Why are the netroots so moderate compared to previous left-of-center movements? Peter Beinart at The New Republic makes two standout points, but RTWT:

They aren’t into third parties because of Ralph Nader. “Until Nader, no progressive third-party candidate had dramatically pushed American politics to the right–as Nader did when he helped elect George W. Bush. In the process, he discredited progressive third parties for a generation. Had Nader–once a liberal icon–showed up at YearlyKos, he probably would have been booed.” And rightly so, IMHO.

And they aren’t into revolution because that’s so 20th century. “It’s the first broad-based liberal movement to emerge since communism’s demise. In the Progressive era, it was conventional wisdom on the American left–asserted by everyone from Eugene Debs to John Dewey–that socialism was historically inevitable. Then, during the Depression–until Stalin’s alliance with Hitler and the news of his terrible crimes brought most leftists to their senses–the Soviet Union became a real-life model of what revolution, as opposed to mere reform, could achieve. Even in the ’60s, the shift towards outright resistance coincided with an enthusiasm for revolutions abroad….The Soviet Union is gone, and, virtually without exception, leftist revolutions in the third world have ended in tears.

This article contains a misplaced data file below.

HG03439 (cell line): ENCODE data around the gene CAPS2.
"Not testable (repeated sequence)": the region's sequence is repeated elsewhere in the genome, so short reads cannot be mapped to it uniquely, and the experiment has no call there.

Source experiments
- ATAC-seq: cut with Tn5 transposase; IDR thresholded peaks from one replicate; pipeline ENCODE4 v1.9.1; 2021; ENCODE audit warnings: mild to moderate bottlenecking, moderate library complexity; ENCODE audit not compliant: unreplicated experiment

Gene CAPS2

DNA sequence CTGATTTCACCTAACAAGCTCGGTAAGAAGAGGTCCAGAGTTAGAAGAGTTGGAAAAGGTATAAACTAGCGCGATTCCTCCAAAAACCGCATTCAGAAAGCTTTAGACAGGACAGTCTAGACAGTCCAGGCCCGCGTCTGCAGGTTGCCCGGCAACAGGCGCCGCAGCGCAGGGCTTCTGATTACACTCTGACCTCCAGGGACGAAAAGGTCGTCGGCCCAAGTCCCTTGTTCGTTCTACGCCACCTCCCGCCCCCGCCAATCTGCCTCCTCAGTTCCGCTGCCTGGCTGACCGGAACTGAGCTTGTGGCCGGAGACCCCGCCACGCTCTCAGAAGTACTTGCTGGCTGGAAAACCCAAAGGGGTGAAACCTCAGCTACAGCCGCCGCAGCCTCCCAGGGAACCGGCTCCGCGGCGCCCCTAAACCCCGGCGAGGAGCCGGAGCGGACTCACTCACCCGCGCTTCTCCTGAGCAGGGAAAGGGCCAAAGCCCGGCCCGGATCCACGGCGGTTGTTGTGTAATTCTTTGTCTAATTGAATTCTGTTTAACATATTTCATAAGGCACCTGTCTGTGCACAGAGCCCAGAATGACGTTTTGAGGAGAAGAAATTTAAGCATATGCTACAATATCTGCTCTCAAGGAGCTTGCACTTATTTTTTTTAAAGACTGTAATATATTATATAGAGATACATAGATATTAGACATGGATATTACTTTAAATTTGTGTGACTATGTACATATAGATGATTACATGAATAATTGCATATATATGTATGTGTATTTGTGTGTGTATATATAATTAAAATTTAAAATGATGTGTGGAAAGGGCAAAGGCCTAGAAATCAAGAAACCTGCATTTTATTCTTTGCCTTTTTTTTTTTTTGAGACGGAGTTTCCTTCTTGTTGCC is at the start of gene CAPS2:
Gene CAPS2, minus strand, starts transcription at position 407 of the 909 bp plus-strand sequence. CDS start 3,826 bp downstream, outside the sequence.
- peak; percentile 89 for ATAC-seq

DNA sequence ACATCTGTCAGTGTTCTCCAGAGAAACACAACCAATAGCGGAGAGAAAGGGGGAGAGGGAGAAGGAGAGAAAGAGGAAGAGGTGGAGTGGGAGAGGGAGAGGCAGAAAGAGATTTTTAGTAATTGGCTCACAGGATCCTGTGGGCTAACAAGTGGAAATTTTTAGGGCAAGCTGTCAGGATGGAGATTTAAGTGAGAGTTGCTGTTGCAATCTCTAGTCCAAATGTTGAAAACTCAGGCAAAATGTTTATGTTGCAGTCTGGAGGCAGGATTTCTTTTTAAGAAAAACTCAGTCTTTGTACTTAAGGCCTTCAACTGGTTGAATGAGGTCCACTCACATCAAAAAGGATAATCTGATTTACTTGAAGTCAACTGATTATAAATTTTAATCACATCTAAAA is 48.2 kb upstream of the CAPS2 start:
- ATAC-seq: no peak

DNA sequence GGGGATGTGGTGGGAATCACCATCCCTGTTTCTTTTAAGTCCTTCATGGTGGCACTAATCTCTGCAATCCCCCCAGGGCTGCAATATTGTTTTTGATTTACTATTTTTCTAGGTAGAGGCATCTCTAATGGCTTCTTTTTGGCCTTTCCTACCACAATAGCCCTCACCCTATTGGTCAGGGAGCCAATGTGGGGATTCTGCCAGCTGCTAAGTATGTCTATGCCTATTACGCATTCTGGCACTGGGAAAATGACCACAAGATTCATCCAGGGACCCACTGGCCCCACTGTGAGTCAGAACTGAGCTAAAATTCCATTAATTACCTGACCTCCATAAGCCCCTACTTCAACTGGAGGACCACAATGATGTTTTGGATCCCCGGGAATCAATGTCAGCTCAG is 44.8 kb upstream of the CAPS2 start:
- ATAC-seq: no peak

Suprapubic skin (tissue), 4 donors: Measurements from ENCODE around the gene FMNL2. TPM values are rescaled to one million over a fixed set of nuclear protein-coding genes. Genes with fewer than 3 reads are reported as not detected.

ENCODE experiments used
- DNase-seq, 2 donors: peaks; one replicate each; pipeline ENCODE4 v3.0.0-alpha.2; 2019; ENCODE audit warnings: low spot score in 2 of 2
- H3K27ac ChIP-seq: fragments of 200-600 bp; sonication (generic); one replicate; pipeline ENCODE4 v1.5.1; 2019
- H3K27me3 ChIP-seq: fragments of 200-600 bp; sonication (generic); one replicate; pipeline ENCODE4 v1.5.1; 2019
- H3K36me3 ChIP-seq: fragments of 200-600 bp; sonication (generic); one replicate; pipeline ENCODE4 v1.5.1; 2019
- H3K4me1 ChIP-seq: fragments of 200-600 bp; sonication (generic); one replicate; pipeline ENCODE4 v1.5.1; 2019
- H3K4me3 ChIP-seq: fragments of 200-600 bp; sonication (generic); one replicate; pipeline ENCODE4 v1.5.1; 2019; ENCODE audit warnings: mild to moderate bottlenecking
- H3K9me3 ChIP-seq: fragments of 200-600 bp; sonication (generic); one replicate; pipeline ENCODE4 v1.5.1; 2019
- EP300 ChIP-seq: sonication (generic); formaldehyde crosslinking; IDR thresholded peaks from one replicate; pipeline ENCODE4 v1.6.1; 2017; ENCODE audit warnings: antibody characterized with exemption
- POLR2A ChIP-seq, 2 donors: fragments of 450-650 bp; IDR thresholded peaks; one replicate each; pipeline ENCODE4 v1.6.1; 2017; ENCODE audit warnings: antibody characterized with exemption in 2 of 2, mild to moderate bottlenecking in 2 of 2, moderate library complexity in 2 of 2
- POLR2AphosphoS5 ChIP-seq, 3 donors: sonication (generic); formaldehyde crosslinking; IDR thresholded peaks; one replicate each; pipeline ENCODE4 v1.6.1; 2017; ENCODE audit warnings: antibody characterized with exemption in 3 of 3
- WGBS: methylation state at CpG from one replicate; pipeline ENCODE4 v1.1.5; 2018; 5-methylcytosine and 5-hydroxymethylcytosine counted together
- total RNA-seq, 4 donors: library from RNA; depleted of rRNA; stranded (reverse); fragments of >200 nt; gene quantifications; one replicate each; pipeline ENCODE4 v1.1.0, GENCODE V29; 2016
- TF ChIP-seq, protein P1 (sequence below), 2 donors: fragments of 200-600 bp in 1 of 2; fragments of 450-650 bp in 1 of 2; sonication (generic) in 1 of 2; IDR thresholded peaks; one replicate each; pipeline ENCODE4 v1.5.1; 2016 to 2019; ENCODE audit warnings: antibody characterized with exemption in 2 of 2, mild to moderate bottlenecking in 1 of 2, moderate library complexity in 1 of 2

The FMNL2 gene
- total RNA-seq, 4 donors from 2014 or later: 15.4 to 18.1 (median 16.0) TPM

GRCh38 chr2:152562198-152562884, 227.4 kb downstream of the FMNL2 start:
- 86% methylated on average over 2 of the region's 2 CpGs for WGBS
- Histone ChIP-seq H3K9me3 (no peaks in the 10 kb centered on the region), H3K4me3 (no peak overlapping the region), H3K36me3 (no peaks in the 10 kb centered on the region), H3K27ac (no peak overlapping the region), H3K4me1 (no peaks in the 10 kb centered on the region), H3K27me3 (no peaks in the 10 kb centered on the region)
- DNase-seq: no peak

The netroots feel the American system has gone fundamentally wrong; that, in some profound ways, it has become less just, less decent, less free. And yet, the American system is all they have. It can be reformed, turned into a better version of itself. But it can’t be overthrown because there is nothing with which to replace it. Markos Moulitsas is an idealist in a post-utopian age.”